Heavy gunfire again erupted on Monday in Ivory Coast’s two largest cities, Abidjan and Bouake, witnesses said, as the military pressed an operation aimed at ending a four-day nationwide army mutiny over bonus payments.
Loyalist troops began advancing towards Bouake, the epicenter of the revolt, on Sunday and sporadic gunfire was
heard overnight there as well as at military camps in Abidjan. Shooting in both cities intensified before dawn.
Heavy shooting was also heard in Daloa, a hub for the western cocoa growing regions, on Monday.
“I’ve been hearing the sound of Kalashnikovs and a heavier weapon. That began at around 5 a.m. (0500 GMT)
“It’s intense,” said one Abidjan resident, who lives near the U.S. Embassy and the presidential residence.
Another Abidjan resident said mutinying soldiers came out of the West African nation’s largest military camp and
erected barricades, blocking traffic along one of the main thoroughfares in the east of the city.
“There was heavy shooting at the northern entrance to the city and in the city center.
“It’s calmed a bit but we’re still hearing gunfire,” said one Bouake resident.
A second resident confirmed the shooting.
NAN reports that mutinous soldiers shot three people on Saturday and cut off access to the second largest city, Bouake, as a revolt escalated over demands for bonus payments.
The revolt began in Bouake early on Friday before spreading quickly, following a similar pattern to a mutiny by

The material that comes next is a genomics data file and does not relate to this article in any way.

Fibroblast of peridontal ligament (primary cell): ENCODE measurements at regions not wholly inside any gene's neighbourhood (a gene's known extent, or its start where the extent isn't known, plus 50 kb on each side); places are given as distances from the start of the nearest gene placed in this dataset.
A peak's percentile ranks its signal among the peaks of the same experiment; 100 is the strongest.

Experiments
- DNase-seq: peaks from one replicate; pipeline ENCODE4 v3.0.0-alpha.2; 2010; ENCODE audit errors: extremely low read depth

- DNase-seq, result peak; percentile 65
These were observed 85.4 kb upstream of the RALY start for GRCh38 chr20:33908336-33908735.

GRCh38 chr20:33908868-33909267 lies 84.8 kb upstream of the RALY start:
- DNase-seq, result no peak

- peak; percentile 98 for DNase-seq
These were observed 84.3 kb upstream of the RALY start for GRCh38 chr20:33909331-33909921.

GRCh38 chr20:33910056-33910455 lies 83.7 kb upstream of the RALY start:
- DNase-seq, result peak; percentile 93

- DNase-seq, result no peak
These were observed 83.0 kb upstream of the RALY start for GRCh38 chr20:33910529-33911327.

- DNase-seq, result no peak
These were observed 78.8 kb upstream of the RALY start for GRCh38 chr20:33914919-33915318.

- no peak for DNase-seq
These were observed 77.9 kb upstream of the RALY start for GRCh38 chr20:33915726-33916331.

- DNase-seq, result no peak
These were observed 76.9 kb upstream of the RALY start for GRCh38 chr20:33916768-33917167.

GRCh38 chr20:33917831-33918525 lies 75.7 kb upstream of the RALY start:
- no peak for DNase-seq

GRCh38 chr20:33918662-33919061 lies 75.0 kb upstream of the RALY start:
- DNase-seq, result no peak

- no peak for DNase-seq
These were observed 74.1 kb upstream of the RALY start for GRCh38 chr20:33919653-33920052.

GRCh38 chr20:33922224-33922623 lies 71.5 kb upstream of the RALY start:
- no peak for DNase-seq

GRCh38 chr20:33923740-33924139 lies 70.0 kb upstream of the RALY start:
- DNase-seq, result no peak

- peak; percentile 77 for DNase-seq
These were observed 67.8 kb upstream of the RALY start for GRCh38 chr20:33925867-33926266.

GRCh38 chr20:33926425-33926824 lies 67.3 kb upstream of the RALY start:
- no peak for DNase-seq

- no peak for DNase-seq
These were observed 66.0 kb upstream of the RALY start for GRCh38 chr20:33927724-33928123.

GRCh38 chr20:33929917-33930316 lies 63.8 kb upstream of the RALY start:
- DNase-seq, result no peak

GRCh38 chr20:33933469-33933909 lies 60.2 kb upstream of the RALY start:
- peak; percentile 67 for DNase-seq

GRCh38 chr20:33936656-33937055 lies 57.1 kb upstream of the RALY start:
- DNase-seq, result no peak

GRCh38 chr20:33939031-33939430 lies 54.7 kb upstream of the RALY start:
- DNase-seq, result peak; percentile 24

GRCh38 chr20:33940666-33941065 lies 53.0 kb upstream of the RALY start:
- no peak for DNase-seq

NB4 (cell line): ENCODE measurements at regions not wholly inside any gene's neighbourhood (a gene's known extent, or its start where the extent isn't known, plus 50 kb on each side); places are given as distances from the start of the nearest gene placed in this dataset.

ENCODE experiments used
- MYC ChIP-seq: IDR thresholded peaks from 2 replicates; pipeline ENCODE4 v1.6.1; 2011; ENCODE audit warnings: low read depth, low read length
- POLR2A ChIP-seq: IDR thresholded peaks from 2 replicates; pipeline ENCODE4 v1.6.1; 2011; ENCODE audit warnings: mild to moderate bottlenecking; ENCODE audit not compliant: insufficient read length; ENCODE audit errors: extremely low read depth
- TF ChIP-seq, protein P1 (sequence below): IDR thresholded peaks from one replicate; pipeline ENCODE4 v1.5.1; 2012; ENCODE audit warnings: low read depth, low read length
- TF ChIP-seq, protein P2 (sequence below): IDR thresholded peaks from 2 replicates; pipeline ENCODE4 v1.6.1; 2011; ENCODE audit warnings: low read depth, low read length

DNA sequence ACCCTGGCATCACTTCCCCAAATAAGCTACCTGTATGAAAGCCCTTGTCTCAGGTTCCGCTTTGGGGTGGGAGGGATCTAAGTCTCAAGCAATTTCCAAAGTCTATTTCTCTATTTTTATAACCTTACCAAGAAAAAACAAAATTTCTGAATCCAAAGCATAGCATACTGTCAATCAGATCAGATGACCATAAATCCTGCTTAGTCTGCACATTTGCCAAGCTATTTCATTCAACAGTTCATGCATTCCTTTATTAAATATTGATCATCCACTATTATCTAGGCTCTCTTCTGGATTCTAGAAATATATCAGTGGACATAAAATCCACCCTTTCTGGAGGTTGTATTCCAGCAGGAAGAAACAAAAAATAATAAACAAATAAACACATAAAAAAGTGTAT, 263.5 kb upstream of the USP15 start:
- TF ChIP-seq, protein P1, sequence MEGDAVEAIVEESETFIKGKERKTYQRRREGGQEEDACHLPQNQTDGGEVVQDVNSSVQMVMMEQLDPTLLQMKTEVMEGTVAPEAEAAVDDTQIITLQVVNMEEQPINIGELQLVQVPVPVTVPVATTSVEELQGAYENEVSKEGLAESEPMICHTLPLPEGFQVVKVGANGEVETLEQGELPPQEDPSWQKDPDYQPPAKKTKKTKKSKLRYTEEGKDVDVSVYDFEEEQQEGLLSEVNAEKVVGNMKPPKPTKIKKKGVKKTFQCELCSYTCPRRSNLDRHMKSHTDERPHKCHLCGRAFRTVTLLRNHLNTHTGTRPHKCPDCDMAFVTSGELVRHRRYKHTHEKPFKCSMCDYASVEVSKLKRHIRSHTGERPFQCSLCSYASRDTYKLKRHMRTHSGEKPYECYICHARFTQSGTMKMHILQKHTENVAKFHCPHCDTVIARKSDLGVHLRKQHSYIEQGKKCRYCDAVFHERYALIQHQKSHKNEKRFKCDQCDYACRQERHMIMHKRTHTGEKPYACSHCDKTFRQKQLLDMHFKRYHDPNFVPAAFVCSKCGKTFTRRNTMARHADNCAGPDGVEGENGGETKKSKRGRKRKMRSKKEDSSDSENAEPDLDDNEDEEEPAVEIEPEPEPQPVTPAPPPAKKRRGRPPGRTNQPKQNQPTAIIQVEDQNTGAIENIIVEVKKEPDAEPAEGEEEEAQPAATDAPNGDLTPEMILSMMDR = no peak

the same group in January that paralysed parts of Ivory Coast and marred its image as a post-war success story.
Mutineers seized control of the national military headquarters and defence ministry in the centre of the
commercial capital Abidjan on Friday.
They stepped up the pressure on Saturday, blocking roads out of Bouake, the epicentre of January’s uprising, and
protesting around the country, including the northern city of Korhogo, where two men on a motorcycle were shot
in the legs as they tried to get through a roadblock manned by the mutineers.
“They shot at them. They were wounded and transported to the hospital,” said witness Amadou Yeo.
In Bouake, soldiers fired on a group of demobilised former rebels seriously wounding one of them, according to
their spokesman and a local lawmaker.
Sgt. Seydou Kone, a spokesman for the mutineers, said the ex-fighters, who went through a disarmament
programme following the country’s 2011 civil war, were planning their own protest, as they did early this week,
and his men had opened fire to stop them.
“We do not want to negotiate with anyone,” said Kone by phone from Bouake in the centre of the country. “We’re
also ready to fight if we are attacked.
“We have nothing to lose.”
NAN reports that in a statement on state television late on Friday, Gen. Sekou Toure, the army’s chief of staff, threatened the soldiers with severe sanctions if they did not end the revolt.
Ivory Coast’s defence minister and government spokesman could not be reached for comment on Saturday.
The soldiers were promised bonus payments by the government after the January mutiny but it has struggled to disburse the money following a budget crunch caused by the collapse in the price of cocoa, Ivory Coast’s main export.
Ivory Coast has emerged as one of the world’s fastest growing economies following a decade-long political crisis ended by a 2011 civil war.
Deep divisions persist, particularly in a military assembled from former rebel and loyalist combatants.
The government has already paid 8,400 soldiers, most of them former rebels who helped bring President Alassane Ouattara to power, bonuses of 5 million CFA francs (8,400 dollars) each as part of a deal to end the January revolt.
On Thursday, following a meeting with authorities in Abidjan, a spokesman for the group said they would forego demands for remaining bonuses of seven million francs.
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